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Cracow Wind Quintet and Friends
Alexander ZEMLINSKY (1871-1942)
Humoreske (Rondo) [4:12]
Paweł ŁUKASZEWSKI (b.1968)
Wind Quartet for oboe, clarinet, bassoon and saxophone
Artur MALAWSKI (1904-1957)
Morskie Oko [4:39]
Krzesimir DEBSKI (b.1953)
Cantabile in h [4:41]
Darius MILHAUD (1892-1974)
arr. Don Stewart, Scaramouche, Suite for saxophone and wind quintet [9:58]
Mikołaj G覴ECKI (b.1971)
Burlesca for wind quintet and piano [13:20]
Cracow Wind Quintet
Beata Bilińska (piano), Paweł Gusnar (saxophone)
rec. 2017/18, Concert Hall, Wojciech Kilar Music School, Katowice, Poland
DUX 1566 [43:50]

This is a most interesting and enjoyable disc.  Most of the music will be unfamiliar, the only well-known item being an arrangement of Milhaud’s ‘Scaramouche’ Suite, usually heard as a piano duet.

The players of the Crakow (or Krakow if you prefer) Wind Quintet are brilliant executants and fine musicians.  They have also done well to find so much music which includes the saxophone, because it’s quite a rare combination. It does mean the disc is rather short at just under 44 minutes, but there it is.

They begin with a charming little Humoreske by Alexander Zemlinsky, written in the sad, final years of his life in the USA.  Nothing of the frustrating circumstances he found himself in - he failed to establish himself as a composer, and died after only four years there – is apparent in this piece.  It is a delightful miniature, and the quintet play it with wit and appropriately perky articulation.

Paweł Łukoszewki’s Quartet is a brilliant piece in three short movements, set for oboe, clarinet, bassoon and alto saxophone - a somewhat intractable ensemble you might think, but it works quite beautifully, and is played with immaculate ensemble. I must also pay tribute to the sensitivity which the saxophonist Paweł Gusnar brings to the group.  The sax is inherently more powerful in tone than its three companions here, but Gusnar manages to blend superbly, so that the textures of this fine music are perfectly achieved. I was reminded, in the opening Allegro of Stravinsky’s great Symphonies of Wind Instruments; then the Lento molto that follows is, in its shifting colours, faintly reminiscent of Sch鰊berg’s Farben from the Five Pieces for Orchestra.  However, Łukoszewki has a musical personality all of his own, and the nervy, rhythmical finale completes a remarkable small-scale masterpiece.

Malawski’s Morskie Oko takes us back to the standard wind quintet grouping – flute, oboe, clarinet, bassoon, horn.  This is taken from a three-movement work of which the remaining two movements have disappeared. That is indeed a pity, because this is really fine music, whose title refers to the largest and fourth-deepest lake in the Tatra Mountain in Southern Poland; and this music (plus a few stealthily googled images) made me very much want to visit this grand and imposing area – one day perhaps!  The music unfolds much as, say, Holst’s Egdon Heath does, with episodes of varying texture giving way to each other, but always preserving a sense of loneliness, of something intimidatingly remote.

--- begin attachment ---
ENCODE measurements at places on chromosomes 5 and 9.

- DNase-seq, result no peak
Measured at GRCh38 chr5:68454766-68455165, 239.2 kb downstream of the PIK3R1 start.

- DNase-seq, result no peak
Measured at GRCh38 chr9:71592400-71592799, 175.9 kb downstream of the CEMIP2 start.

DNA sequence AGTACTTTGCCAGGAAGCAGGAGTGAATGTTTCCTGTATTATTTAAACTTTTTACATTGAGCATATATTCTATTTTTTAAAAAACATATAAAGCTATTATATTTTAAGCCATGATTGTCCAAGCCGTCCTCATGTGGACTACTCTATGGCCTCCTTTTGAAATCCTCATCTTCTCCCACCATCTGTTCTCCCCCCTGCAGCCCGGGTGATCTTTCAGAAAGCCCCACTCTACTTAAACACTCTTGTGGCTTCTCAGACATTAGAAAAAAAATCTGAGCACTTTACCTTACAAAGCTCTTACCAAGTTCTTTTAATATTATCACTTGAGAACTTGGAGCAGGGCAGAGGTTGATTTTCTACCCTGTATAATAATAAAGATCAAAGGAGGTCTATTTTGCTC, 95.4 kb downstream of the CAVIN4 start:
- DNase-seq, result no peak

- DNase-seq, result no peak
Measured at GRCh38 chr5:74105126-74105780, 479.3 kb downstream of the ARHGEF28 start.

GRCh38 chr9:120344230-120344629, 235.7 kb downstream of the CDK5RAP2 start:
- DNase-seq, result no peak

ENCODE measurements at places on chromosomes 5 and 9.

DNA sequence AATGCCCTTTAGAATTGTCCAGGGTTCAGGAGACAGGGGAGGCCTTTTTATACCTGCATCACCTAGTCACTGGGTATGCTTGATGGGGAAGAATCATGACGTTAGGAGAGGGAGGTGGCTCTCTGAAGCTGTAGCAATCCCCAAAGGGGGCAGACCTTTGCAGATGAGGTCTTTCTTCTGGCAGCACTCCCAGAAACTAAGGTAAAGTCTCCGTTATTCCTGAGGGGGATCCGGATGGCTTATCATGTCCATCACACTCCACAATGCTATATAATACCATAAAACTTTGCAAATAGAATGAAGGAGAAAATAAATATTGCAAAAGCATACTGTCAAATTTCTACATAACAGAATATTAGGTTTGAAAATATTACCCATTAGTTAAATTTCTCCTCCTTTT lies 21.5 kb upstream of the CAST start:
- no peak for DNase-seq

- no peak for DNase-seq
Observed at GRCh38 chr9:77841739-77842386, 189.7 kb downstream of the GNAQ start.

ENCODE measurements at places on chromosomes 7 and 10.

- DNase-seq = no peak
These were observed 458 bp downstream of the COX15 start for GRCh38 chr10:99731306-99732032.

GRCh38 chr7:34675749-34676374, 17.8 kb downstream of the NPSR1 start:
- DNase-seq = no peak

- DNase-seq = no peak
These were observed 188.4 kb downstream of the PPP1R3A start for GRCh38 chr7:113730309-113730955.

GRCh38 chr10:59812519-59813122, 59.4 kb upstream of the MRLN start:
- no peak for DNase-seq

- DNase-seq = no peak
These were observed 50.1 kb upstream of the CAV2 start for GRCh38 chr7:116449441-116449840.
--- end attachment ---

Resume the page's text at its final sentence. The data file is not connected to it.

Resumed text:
The versatile composer Krzesimir Dębski, possibly best known as a film composer, is represented by his Cantabile in h (‘h’ being German notation for our note ‘B’, and lower case denoting minor modality), another attractive and expressive short piece.

Milhaud’s Scaramouche is uncomplicated fun, but it has been splendidly arranged by Don Stewart. (The booklet notes are generally very good, but, though they expatiate on the background of the piece itself, they make no mention of Mr. Stewart, so I’m afraid I can’t enlighten you).  Milhaud himself made an arrangement for saxophone and orchestra, so the presence of that instrument in a prominent, soloistic way, seems entirely authentic. There’s also some highly effective use of the piccolo. Again, the playing from the whole group, is very fine and full of character, and that continues to be the case in the final piece, Mikołaj G髍ecki’s Burlesca for wind quintet plus piano.  This is an instrumental ensemble – piano plus quintet - that desperately needs more repertoire to add to the great Sextet of Poulenc – and precious few other pieces.

This G髍eki is the son of the famous Henryk, and judging from this work, he has inherited an enviable portion of his father’s talent.  The title suggests something light and humorous – but this is nothing of the sort. The opening music, which returns to conclude the piece, moves slowly, with ostinati in the piano and a wailing bassoon.  That gives way to a powerfully dancing allegro full of driving rhythms and gurgling arpeggios in the wind.  The pianist Beata Bilińska, like the rest of the participants, plays with imagination and flair.

This is a very fine disc then, and music well worth hearing, even if wind quintets are not always your very favourite medium.

Gwyn Parry-Jones



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